I often hear Don McLean’s masterpiece of a song, “American Pie.” It almost always tears up my eyes. Maybe, because I lived through the loss of the America that it’s written about—that over the years since has become as lost as my long, blonde hair.
A couple mornings ago, on the car radio, I heard it again. This time, it struck me that “the day the music died,” February 3, 1959, that McLean began his song with has, in fact, happened again—recently.
I’m not saying that there has literally been another plane crash, stealing another young life like that of Buddy Holly’s. I am saying that something has happened in the same kind of specific, pinpoint manner of the plane crash that, in Holly’s case, forever separated the America before his death (the Fifties and the late Forties) from the America after the singer/songwriter’s death (The Sixties and the early Seventies—and beyond).
There’s so much to glean from McLean’s song, recorded on May 26, 1971. This link to an understanding of the song dissects it verse-by-verse.
This second link is a youtube video of the song set to archival images that sync with each musical and cultural reference that McLean makes in his lyrics.
There was definitely a post WWII, chicken in every pot and a car in every backyard, to boot, live and let live, romantic innocence that underscored Holly’s music and that preceded his death. Then, as with a flash of lightning, there came the Sixties—and with it, a rising hell of violent turmoil, culminating with the December 6, 1969 Rolling Stones Altamont Speedway Free Concert, during which four festivalgoers died (one of which having been brutally knifed and kicked to death by members of the infamous Hells Angels motorcycle gang right in front of the stage, causing Mick Jagger to stop the band in the middle of their song “Sympathy For The Devil” while he shouted out for a doctor to help the victim).
For an excellent, almost minute-by-minute account of that Stones concert, here is a link to a January 21, 1970 Rolling Stone Magazine article—from little more than one month after the tragic event. A truly frightening read that, really, sums up that whole decade! A 1970 feature-length documentary of the Altamont Free Concert also was made, complete with all of its madness and aptly titled “Gimme Shelter.”
I heard about the concert on the TV news, just as I had heard about the Charles Manson murders only four months before Altamont, in August of 1969. The year before, Martin Luther King had been assassinated on April 4, and Bobby Kennedy was assassinated on June 5. On February 21, 1965, Malcolm X was gunned down with a sawed-off shotgun and then pistols. The Gulf of Tonkin Incident occurred on August 2, and 4, 1964, which caused Lyndon Johnson to escalate U.S. involvement in the Vietnam War, approved by Congress on August 10, 1964. And, on November 22, 1963, John Kennedy had been assassinated in Texas.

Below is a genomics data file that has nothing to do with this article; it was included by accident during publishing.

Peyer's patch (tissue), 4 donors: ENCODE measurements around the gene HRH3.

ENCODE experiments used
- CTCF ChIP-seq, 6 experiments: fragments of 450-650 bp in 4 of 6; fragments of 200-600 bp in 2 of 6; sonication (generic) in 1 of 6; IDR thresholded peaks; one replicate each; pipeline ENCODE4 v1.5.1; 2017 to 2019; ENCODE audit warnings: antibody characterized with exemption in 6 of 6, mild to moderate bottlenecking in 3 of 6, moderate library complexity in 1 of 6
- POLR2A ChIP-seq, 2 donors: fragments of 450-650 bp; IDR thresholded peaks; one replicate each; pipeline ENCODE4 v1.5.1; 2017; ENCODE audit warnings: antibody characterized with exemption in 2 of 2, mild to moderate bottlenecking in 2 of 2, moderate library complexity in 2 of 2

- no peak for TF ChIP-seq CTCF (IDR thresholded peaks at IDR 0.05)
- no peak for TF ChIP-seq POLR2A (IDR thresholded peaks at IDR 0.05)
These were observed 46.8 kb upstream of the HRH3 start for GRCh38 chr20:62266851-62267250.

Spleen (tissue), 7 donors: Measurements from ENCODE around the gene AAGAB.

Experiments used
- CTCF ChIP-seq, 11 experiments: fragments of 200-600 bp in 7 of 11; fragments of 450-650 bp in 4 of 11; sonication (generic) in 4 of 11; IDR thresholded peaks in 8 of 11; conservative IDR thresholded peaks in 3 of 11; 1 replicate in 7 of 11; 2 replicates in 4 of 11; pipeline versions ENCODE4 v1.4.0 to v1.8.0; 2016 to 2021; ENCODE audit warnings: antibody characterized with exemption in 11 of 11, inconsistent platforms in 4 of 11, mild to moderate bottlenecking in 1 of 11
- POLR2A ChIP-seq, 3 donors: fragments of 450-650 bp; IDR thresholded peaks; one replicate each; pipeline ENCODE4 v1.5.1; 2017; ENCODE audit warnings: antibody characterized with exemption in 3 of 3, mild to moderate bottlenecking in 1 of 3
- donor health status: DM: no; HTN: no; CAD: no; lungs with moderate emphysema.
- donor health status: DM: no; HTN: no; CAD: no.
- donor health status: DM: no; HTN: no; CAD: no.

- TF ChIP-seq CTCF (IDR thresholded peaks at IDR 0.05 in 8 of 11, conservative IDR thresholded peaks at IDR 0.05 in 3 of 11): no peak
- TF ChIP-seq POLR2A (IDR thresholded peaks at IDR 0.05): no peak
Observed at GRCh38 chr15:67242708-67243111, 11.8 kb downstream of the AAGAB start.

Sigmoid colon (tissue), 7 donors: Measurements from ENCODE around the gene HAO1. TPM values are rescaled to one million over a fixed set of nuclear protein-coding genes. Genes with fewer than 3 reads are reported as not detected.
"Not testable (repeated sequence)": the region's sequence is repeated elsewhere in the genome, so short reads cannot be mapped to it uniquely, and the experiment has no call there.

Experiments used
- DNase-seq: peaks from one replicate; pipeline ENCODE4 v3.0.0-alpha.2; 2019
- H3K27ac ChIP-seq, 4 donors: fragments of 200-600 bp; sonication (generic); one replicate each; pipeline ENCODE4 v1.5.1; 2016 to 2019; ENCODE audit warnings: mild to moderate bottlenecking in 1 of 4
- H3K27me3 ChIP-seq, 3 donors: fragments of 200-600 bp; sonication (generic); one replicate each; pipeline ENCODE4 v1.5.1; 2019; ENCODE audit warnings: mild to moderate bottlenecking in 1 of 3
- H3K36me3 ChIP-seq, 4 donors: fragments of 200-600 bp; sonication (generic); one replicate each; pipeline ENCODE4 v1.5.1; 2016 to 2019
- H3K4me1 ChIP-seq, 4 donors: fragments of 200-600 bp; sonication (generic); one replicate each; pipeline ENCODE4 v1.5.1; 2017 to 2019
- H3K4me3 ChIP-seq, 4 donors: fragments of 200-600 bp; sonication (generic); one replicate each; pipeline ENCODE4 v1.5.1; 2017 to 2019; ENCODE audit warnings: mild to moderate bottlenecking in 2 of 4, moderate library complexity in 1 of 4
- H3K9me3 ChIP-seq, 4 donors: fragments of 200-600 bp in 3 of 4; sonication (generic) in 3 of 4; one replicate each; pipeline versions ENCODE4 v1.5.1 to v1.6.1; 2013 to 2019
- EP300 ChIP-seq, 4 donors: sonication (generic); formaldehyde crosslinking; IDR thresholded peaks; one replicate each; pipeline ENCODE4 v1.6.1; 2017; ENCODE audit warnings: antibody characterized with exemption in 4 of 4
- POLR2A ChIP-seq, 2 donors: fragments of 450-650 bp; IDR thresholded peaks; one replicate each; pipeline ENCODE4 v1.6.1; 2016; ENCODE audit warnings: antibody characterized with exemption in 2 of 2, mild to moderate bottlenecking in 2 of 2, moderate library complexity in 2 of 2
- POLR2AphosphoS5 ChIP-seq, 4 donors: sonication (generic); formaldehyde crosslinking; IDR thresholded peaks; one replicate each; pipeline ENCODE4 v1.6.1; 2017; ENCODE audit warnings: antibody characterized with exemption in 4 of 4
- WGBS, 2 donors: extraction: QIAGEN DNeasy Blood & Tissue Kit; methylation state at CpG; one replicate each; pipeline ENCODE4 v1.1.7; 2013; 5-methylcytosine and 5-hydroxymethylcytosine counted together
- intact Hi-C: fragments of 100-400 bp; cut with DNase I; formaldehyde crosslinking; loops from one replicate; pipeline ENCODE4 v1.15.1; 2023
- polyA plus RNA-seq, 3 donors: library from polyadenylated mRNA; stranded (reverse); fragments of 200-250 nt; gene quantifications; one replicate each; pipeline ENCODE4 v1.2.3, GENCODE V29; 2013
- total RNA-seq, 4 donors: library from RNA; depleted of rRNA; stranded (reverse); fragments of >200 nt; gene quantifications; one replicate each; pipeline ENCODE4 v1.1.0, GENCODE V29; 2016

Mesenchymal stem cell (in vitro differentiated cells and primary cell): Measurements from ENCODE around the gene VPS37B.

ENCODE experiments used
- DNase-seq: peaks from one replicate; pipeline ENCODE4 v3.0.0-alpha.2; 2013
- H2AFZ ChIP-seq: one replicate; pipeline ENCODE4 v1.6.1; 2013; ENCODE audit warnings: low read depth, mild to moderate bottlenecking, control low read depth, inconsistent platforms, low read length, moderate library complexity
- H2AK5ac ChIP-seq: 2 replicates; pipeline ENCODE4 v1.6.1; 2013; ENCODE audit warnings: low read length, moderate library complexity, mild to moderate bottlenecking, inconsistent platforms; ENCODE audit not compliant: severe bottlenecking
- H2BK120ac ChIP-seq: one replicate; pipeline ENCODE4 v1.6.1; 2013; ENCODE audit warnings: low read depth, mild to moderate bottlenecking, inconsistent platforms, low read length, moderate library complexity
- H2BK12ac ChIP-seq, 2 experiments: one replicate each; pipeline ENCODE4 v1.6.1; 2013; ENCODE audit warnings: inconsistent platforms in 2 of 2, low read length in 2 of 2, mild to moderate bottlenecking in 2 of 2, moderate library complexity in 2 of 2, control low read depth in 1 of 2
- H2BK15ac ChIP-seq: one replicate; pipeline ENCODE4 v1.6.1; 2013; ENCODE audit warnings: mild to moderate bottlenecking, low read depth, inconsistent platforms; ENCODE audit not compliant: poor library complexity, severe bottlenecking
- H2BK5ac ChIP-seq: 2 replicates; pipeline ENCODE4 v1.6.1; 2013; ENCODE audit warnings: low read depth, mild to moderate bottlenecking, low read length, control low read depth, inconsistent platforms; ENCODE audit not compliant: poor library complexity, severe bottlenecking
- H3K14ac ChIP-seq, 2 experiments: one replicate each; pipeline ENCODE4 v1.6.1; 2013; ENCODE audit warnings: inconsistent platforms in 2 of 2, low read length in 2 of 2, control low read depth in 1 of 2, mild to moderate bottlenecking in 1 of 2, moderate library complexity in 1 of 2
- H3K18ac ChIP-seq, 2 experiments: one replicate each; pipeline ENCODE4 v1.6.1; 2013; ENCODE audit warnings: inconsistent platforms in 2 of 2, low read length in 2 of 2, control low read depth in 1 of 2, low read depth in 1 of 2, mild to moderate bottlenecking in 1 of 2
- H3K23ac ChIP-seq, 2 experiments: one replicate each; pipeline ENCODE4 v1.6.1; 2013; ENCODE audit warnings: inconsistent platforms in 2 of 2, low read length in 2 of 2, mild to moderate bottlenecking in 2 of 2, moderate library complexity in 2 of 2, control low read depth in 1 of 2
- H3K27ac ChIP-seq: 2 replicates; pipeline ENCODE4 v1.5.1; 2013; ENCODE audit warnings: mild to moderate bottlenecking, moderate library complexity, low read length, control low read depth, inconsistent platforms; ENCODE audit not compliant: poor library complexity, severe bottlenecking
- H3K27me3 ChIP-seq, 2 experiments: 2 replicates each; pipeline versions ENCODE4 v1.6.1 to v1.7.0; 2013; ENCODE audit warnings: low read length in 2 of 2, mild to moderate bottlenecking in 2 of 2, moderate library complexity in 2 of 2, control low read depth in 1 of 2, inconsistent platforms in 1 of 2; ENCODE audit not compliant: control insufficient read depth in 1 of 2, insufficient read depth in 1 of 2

Perhaps JFK’s death was the real pivot point, but still, it was Buddy Holly’s bone-scattering death in that frozen Iowa cornfield that foreshadowed the rampant bloodshed that accompanied the ten years that followed.
Whoever thinks that the Sixties was all tie-dyes, bell-bottoms, leather sandals, and sunrise doobies in the park must not have been there.
One thing that I think has not been so discussed, though, about that decade, regards the Democratic-Socialist revolutionaries who began, in earnest, to act upon their political beliefs, first using riots, stones, molotov cocktails, and improvised explosive devices to attack the American “establishment” from the outside. The Students For A Democratic Society (SDS). The Weather Underground. The Black Panthers. Just to name the big three.
Influential mentors appeared, some employed as professors at universities like those at Berkeley and Columbia, for example, Richard Andrew Cloward and his wife Frances Fox Piven, and Saul Alinsky, the author of Rules For Radicals. They began to teach many of those revolutionaries that the more effective way to fundamentally transform America was not from the outside, with stones and bombs, but from the inside—by rising up within. And, so they did.
Sixties revolutionaries, like Bill Ayers and his wife Bernadine Dohrn, became small-community organizers, school and small-town administrators, and worked their way up through civic and educational systems. Ayers, ultimately, became an instructor at the University of Chicago, where he, his wife, and the young Barack Obama socialized and practiced community organizing together. Obama worked his way farther up to the Illinois Senate, and from there, he obtained the ultimate prize—the American presidency. The idea for how they made that happen originated, primarily, with the “Cloward-Pivens Strategy” and Alinsky’s book of rules for radicals, in the Sixties, not so long after Holly’s death.
Which brings me back to the other morning when I was listening to “American Pie” on the car radio and came to a clear belief that once more, a plane had crashed, shattering what came before and heralding another violent tumult, so far, too close to being alike the Sixties. Not yet the Sixties. It would take an awful lot to match that decade, but already too close! Antifah. The Occupy Movement. The Squad. Maybe, that could be what tears up my eyes when I hear the song.
There was the time before November 8, 2016, and there has been the time that has come after and that is now racing recklessly forward, already dangerously close to out-of-control. Instead of Buddy Holly nose-diving into an icy Iowa cornfield and dying instantly upon impact on February 3, 1959, Hillary Clinton’s campaign for following upon Obama’s heels into the American presidency crashed, burned, and died on that November election day, 2016. Then, as with a flash of lightning, there came Donald Trump.
Don McLean mourned, “bye, bye, Miss American Pie,” and Trump shouted out, “Make America Great Again!”
s.a. bort / 10 August 2019